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June, 1918

An Inopportune Proposal—What is Currency ?—The Primitive
System of Barter—The Advantages possessed by the
Precious Metals—Gold as a Standard of Value—Its Failure
to remain Constant—Currency and Prices—The Complica-
tion of other Instruments of Credit—No Substitute for Gold
in Sight—Its Acceptability not shaken by the War—A
Fluctuating Standard not wholly Disadvantageous—An
International Currency fatal to the Task of Reconstruction
—Stability and Certainty the Great Needs.

As if mankind had not enough on its hands at the
present moment, a number of well-meaning people
seem to think that this is an opportune time for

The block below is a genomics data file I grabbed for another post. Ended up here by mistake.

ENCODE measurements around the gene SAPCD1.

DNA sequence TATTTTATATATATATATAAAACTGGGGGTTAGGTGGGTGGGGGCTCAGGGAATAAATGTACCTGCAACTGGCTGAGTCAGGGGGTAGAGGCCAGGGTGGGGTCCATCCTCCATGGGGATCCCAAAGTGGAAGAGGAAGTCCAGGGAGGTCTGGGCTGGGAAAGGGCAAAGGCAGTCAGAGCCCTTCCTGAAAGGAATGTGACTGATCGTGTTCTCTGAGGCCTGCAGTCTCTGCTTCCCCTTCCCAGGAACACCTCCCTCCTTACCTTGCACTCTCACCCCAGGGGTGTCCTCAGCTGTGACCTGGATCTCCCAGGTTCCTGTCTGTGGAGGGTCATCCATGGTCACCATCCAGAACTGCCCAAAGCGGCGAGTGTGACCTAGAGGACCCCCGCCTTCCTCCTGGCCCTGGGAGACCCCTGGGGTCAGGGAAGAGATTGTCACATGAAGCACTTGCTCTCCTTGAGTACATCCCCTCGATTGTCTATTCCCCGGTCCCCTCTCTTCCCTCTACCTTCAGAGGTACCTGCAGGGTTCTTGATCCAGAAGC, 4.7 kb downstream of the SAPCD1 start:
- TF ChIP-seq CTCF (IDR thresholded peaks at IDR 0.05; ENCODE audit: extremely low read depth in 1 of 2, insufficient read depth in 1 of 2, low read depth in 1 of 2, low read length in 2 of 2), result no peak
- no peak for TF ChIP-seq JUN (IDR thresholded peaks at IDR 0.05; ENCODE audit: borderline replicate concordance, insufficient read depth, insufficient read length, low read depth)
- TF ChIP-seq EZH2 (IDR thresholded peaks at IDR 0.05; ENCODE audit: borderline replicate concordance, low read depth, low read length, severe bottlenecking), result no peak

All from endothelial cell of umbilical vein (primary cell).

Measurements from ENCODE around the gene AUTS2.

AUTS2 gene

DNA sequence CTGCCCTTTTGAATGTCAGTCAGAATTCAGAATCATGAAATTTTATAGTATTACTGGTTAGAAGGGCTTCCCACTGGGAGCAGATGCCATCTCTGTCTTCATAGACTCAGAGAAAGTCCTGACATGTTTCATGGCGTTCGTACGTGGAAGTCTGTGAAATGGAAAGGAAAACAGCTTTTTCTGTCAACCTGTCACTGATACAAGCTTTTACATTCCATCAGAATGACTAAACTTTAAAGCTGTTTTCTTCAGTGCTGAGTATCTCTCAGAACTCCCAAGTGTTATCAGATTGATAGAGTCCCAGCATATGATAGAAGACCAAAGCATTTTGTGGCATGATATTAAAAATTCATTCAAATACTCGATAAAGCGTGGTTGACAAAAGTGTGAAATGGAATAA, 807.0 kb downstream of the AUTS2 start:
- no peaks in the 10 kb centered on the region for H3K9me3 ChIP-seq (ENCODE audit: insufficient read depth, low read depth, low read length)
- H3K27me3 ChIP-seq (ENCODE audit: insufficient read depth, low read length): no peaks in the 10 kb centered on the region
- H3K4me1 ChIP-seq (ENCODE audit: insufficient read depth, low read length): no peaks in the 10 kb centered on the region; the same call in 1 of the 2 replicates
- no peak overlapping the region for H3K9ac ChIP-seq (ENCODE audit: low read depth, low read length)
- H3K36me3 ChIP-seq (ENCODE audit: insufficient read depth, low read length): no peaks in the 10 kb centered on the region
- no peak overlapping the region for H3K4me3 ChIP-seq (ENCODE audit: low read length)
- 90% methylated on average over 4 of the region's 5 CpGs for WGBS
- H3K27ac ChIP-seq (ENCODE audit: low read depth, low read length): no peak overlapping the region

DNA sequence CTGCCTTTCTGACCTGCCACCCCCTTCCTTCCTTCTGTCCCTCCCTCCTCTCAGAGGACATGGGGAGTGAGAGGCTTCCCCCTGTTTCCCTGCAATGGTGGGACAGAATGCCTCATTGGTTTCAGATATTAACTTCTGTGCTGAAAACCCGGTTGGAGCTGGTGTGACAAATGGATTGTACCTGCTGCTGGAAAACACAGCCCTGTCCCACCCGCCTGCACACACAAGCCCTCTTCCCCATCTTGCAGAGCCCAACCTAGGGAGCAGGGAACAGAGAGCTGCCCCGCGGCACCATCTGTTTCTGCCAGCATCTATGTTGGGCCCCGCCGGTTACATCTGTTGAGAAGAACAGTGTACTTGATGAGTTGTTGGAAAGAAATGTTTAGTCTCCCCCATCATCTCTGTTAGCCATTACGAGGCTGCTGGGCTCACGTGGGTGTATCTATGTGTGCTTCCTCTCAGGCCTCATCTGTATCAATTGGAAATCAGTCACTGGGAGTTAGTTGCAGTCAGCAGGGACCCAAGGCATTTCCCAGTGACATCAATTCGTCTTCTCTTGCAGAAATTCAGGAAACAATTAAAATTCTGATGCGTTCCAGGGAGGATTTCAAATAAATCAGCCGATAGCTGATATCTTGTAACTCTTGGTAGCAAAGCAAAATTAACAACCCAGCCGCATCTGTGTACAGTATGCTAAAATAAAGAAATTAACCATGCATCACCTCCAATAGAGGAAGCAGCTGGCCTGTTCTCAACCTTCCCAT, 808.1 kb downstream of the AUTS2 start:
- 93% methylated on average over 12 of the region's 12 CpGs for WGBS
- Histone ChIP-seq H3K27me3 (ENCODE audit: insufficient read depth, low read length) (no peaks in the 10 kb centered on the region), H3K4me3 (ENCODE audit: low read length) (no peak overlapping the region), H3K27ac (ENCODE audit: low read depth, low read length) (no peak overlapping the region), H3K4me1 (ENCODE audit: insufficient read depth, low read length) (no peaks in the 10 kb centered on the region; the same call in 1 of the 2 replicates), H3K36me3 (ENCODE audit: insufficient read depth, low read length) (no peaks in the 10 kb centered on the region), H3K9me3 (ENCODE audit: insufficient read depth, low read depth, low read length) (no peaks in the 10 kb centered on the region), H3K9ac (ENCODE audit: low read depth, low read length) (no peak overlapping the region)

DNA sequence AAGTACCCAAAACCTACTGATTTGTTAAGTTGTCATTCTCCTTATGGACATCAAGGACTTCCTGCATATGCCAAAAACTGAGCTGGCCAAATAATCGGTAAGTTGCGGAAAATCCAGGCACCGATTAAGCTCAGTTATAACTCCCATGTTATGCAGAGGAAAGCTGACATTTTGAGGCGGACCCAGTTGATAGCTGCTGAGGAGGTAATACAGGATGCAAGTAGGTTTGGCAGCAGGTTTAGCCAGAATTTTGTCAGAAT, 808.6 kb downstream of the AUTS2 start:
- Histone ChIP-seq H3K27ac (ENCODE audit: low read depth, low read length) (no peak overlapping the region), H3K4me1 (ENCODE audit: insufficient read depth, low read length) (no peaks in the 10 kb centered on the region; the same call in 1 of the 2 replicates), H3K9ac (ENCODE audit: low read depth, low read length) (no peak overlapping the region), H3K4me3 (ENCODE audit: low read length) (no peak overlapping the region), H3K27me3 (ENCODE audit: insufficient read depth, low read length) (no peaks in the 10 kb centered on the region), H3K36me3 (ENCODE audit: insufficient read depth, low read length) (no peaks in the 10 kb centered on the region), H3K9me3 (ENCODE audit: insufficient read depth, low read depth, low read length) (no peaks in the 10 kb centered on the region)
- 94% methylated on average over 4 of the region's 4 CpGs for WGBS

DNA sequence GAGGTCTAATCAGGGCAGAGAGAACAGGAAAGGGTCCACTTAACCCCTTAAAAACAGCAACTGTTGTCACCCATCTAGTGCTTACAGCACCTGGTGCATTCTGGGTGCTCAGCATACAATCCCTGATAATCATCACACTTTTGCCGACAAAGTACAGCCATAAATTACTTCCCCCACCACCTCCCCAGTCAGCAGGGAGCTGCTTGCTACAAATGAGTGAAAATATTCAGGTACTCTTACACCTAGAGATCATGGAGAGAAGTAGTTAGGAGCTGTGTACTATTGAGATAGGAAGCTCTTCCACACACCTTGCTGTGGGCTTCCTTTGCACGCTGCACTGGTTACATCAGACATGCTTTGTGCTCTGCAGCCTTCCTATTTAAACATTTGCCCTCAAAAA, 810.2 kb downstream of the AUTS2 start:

raising obscure questions of currency, and trying to
make the public take an interest in schemes for
bettering man's lot by improving the arrangements
under which international payments are carried out.
Nobody caff deny that some improvement is possible
in this respect, but it may very well be doubted
whether, at the present moment, when very serious
problems of rebuilding have inevitably to be faced
and solved, it is advisable to complicate them by
introducing this difficult question which, whenever
it is raised, will require the most careful and earnest

Since, however, the question is in the air, it may